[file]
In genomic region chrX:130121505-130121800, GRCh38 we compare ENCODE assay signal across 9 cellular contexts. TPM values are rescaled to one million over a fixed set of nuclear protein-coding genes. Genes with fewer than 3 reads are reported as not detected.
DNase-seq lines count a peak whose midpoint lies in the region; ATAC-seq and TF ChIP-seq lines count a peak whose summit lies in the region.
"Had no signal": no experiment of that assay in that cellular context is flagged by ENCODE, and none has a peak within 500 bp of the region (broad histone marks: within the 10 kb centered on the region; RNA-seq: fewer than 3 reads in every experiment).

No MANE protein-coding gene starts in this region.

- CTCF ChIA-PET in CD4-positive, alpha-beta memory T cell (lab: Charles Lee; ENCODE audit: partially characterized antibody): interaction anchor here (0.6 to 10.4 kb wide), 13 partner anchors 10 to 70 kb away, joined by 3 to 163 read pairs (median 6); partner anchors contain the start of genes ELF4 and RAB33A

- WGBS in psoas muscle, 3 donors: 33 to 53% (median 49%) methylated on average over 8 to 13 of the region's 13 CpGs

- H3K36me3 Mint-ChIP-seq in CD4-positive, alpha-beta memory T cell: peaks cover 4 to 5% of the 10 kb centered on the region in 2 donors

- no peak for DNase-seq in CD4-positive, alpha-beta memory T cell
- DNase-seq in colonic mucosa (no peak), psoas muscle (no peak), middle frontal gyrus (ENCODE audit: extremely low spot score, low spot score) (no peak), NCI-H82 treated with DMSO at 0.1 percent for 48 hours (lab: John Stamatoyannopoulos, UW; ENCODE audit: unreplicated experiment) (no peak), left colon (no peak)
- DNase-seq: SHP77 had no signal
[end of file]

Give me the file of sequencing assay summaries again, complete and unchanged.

In genomic region chrX:130121505-130121800, GRCh38 we compare ENCODE assay signal across 9 cellular contexts. TPM values are rescaled to one million over a fixed set of nuclear protein-coding genes. Genes with fewer than 3 reads are reported as not detected.
DNase-seq lines count a peak whose midpoint lies in the region; ATAC-seq and TF ChIP-seq lines count a peak whose summit lies in the region.
"Had no signal": no experiment of that assay in that cellular context is flagged by ENCODE, and none has a peak within 500 bp of the region (broad histone marks: within the 10 kb centered on the region; RNA-seq: fewer than 3 reads in every experiment).

No MANE protein-coding gene starts in this region.

- CTCF ChIA-PET in CD4-positive, alpha-beta memory T cell (lab: Charles Lee; ENCODE audit: partially characterized antibody): interaction anchor here (0.6 to 10.4 kb wide), 13 partner anchors 10 to 70 kb away, joined by 3 to 163 read pairs (median 6); partner anchors contain the start of genes ELF4 and RAB33A

- WGBS in psoas muscle, 3 donors: 33 to 53% (median 49%) methylated on average over 8 to 13 of the region's 13 CpGs

- H3K36me3 Mint-ChIP-seq in CD4-positive, alpha-beta memory T cell: peaks cover 4 to 5% of the 10 kb centered on the region in 2 donors

- no peak for DNase-seq in CD4-positive, alpha-beta memory T cell
- DNase-seq in colonic mucosa (no peak), psoas muscle (no peak), middle frontal gyrus (ENCODE audit: extremely low spot score, low spot score) (no peak), NCI-H82 treated with DMSO at 0.1 percent for 48 hours (lab: John Stamatoyannopoulos, UW; ENCODE audit: unreplicated experiment) (no peak), left colon (no peak)
- DNase-seq: SHP77 had no signal